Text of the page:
The Saddleridge Fire that has burned through thousands of acres in Southern California began near the base of a transmission tower in northern Los Angeles, according to investigators.
Fire officials determined that inferno, which erupted around 9 p.m. Tuesday, originated in a 50-by-70 foot area directly beneath an electrical transmission line, Los Angeles Fire Department Public Information Office Capt. Erik Scott told ABC Los Angeles station KABC.
Investigators are still looking at what caused the fire, Scott said. No evidence of homeless encampments were found in the area.
The tower, which stands behind homes in Sylmar, the northernmost neighborhood in Los Angeles, is operated by SoCal Edison.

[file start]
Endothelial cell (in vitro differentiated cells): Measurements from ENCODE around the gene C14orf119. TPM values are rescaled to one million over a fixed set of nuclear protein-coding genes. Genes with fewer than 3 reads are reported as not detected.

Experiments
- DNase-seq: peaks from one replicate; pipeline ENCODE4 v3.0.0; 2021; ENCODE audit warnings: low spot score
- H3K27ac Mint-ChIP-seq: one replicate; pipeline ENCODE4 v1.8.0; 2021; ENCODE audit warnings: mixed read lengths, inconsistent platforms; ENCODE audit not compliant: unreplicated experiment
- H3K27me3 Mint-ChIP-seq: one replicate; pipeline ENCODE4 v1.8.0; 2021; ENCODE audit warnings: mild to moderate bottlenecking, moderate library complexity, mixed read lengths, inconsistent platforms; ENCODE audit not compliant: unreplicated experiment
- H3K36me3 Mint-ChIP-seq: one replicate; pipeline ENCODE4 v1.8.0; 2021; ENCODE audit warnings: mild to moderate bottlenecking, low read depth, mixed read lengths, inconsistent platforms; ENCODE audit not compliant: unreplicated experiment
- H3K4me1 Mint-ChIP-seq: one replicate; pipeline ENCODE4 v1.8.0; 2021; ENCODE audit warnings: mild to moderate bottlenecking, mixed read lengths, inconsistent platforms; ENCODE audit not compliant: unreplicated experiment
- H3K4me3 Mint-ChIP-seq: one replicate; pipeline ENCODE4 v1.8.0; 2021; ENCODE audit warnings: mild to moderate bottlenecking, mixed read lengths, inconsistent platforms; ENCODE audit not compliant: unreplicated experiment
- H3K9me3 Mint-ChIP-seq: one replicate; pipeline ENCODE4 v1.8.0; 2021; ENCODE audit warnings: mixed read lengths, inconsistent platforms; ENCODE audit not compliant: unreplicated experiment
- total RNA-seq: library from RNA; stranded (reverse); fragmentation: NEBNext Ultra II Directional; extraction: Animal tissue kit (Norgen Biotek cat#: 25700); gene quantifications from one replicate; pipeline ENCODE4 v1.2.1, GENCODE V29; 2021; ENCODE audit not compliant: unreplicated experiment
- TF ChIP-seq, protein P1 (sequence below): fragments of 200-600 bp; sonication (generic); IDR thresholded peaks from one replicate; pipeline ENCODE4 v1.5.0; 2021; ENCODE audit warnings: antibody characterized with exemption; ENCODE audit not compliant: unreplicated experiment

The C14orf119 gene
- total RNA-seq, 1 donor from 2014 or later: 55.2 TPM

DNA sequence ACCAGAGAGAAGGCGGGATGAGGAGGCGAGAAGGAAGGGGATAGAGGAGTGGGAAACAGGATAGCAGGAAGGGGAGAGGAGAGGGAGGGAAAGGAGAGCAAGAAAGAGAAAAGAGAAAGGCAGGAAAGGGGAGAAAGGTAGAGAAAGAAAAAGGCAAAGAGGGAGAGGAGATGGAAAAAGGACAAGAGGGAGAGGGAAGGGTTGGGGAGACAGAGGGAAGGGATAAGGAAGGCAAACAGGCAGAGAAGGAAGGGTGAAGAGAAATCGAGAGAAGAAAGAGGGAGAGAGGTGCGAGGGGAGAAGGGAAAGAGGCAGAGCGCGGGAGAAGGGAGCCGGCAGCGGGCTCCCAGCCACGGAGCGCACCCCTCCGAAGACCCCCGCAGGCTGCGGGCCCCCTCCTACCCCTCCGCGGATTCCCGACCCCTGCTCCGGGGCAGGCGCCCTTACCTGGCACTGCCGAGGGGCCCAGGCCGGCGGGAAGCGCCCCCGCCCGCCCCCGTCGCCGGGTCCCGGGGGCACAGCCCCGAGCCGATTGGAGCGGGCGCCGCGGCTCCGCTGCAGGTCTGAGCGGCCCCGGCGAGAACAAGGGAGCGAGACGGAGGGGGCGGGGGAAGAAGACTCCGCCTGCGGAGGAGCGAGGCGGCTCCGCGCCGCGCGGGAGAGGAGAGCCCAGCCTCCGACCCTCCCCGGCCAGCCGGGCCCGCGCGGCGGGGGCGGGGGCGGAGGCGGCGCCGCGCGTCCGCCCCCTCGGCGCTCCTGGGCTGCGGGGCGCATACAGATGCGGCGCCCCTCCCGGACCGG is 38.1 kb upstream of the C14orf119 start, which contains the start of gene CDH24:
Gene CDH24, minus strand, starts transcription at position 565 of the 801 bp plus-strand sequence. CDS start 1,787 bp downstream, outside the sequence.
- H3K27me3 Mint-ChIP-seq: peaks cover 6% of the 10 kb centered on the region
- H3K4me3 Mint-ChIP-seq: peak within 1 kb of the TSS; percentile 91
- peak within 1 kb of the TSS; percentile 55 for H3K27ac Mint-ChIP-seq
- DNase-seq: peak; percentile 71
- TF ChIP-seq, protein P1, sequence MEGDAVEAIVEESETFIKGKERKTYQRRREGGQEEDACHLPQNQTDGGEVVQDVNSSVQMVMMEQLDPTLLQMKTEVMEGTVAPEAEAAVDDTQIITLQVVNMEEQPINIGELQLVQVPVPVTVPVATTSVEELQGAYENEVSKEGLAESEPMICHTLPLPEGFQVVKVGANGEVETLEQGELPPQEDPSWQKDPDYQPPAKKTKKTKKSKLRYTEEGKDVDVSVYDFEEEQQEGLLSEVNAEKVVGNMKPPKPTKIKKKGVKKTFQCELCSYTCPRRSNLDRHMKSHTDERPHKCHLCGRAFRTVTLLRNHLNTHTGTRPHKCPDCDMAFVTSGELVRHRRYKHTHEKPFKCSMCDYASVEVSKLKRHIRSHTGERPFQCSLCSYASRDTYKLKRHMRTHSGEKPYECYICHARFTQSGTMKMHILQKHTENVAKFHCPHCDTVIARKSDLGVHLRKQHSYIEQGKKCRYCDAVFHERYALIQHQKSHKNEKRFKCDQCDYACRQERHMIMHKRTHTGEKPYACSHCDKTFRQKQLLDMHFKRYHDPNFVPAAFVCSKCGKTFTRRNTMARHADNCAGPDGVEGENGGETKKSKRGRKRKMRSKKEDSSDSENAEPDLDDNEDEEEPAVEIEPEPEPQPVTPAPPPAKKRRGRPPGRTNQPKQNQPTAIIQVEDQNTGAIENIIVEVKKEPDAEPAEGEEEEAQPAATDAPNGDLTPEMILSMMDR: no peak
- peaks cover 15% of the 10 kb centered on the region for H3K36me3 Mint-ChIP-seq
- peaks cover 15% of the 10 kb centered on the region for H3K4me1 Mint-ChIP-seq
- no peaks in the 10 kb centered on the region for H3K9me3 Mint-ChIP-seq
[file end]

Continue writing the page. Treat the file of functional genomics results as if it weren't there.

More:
In a statement to KABC, the utility company said, "Out of an abundance of caution, we notified the California Public Utilities Commission on Friday, October 11 that our system was impacted near the reported time of the fire."
Although SoCal Edison had shut down some power lines on Thursday and Friday to prevent a fire amid high winds, the transmission line running through Sylmar was not de-energized, according to KABC.
The wildfire, which is 45% contained, has blazed through more than 8,000 acres, according to the California Department of Forestry and Fire Protection.
Firefighters were able to get a handle on the flames as winds died down and humidity moved up the coast on Monday into Tuesday. All red flag warnings and wind alerts have expired due to the change in weather conditions.
One person has died in the fire, and another person has been injured, according to Cal Fire.